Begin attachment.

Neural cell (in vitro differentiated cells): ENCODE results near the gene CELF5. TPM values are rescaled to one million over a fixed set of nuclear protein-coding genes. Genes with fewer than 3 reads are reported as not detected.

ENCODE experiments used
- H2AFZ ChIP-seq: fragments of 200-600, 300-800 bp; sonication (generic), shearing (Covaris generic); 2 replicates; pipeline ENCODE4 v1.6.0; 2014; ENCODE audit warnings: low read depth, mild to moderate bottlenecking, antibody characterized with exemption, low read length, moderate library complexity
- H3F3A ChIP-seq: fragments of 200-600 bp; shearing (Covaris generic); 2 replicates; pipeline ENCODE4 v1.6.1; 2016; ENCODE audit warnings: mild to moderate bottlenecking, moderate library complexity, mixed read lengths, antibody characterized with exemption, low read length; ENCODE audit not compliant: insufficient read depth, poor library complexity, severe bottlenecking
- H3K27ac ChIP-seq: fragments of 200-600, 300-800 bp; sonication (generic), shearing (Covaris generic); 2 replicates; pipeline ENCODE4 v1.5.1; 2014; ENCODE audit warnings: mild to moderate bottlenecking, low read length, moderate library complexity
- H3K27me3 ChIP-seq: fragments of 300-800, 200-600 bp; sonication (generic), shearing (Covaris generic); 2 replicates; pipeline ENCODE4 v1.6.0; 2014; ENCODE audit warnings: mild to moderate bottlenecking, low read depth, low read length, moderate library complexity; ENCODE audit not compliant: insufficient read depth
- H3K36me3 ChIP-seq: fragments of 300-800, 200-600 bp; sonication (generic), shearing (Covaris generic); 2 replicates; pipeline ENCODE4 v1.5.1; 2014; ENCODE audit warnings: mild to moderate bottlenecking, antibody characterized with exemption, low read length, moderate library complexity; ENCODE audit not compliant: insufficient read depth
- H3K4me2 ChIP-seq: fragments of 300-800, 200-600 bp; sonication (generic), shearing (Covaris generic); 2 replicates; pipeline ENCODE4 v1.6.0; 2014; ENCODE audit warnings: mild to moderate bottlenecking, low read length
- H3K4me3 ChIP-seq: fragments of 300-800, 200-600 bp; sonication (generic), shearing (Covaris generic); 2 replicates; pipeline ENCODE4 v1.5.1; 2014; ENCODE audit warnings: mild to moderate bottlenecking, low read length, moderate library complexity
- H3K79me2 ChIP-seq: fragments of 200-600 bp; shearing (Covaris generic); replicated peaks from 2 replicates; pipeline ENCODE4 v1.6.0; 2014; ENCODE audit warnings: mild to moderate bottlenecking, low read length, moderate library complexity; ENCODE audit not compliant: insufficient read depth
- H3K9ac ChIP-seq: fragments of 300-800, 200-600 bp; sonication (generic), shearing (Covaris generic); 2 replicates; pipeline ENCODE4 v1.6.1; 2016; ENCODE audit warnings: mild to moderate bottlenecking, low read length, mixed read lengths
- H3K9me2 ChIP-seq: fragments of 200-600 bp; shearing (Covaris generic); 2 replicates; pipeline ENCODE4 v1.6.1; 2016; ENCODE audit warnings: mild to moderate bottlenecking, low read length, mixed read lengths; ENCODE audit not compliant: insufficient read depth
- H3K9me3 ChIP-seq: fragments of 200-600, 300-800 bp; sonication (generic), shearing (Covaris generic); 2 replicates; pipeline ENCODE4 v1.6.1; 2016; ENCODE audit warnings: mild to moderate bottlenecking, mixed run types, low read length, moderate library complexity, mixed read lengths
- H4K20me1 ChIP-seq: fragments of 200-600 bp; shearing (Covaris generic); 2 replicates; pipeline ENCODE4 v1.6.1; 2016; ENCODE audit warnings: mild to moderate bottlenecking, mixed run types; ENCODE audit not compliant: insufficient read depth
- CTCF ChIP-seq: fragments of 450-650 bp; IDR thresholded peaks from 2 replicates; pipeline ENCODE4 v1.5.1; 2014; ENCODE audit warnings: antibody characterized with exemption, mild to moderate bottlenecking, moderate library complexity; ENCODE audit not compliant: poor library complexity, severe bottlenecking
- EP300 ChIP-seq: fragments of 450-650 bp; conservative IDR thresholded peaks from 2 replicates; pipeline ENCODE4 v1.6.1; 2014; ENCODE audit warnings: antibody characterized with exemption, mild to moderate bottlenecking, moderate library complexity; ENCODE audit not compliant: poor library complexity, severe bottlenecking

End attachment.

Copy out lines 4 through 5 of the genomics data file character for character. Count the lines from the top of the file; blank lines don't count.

- H3F3A ChIP-seq: fragments of 200-600 bp; shearing (Covaris generic); 2 replicates; pipeline ENCODE4 v1.6.1; 2016; ENCODE audit warnings: mild to moderate bottlenecking, moderate library complexity, mixed read lengths, antibody characterized with exemption, low read length; ENCODE audit not compliant: insufficient read depth, poor library complexity, severe bottlenecking
- H3K27ac ChIP-seq: fragments of 200-600, 300-800 bp; sonication (generic), shearing (Covaris generic); 2 replicates; pipeline ENCODE4 v1.5.1; 2014; ENCODE audit warnings: mild to moderate bottlenecking, low read length, moderate library complexity